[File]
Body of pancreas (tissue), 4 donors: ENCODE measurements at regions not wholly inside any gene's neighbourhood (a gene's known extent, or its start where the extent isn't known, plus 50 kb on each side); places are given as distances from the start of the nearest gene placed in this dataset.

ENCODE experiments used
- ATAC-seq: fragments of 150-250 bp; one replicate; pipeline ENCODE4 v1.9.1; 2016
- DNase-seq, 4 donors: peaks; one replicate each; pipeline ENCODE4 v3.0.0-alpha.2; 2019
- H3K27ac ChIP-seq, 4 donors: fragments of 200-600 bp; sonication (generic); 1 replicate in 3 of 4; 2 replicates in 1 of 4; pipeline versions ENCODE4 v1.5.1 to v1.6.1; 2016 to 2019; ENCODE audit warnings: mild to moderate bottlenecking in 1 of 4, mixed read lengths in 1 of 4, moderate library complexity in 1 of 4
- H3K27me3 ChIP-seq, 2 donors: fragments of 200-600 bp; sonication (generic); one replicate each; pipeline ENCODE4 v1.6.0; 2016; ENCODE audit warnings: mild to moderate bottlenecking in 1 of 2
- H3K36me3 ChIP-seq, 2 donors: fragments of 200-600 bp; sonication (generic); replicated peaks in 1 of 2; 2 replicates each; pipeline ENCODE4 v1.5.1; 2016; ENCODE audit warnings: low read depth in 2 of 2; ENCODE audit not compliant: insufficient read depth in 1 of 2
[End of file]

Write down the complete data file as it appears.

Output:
Body of pancreas (tissue), 4 donors: ENCODE measurements at regions not wholly inside any gene's neighbourhood (a gene's known extent, or its start where the extent isn't known, plus 50 kb on each side); places are given as distances from the start of the nearest gene placed in this dataset.

ENCODE experiments used
- ATAC-seq: fragments of 150-250 bp; one replicate; pipeline ENCODE4 v1.9.1; 2016
- DNase-seq, 4 donors: peaks; one replicate each; pipeline ENCODE4 v3.0.0-alpha.2; 2019
- H3K27ac ChIP-seq, 4 donors: fragments of 200-600 bp; sonication (generic); 1 replicate in 3 of 4; 2 replicates in 1 of 4; pipeline versions ENCODE4 v1.5.1 to v1.6.1; 2016 to 2019; ENCODE audit warnings: mild to moderate bottlenecking in 1 of 4, mixed read lengths in 1 of 4, moderate library complexity in 1 of 4
- H3K27me3 ChIP-seq, 2 donors: fragments of 200-600 bp; sonication (generic); one replicate each; pipeline ENCODE4 v1.6.0; 2016; ENCODE audit warnings: mild to moderate bottlenecking in 1 of 2
- H3K36me3 ChIP-seq, 2 donors: fragments of 200-600 bp; sonication (generic); replicated peaks in 1 of 2; 2 replicates each; pipeline ENCODE4 v1.5.1; 2016; ENCODE audit warnings: low read depth in 2 of 2; ENCODE audit not compliant: insufficient read depth in 1 of 2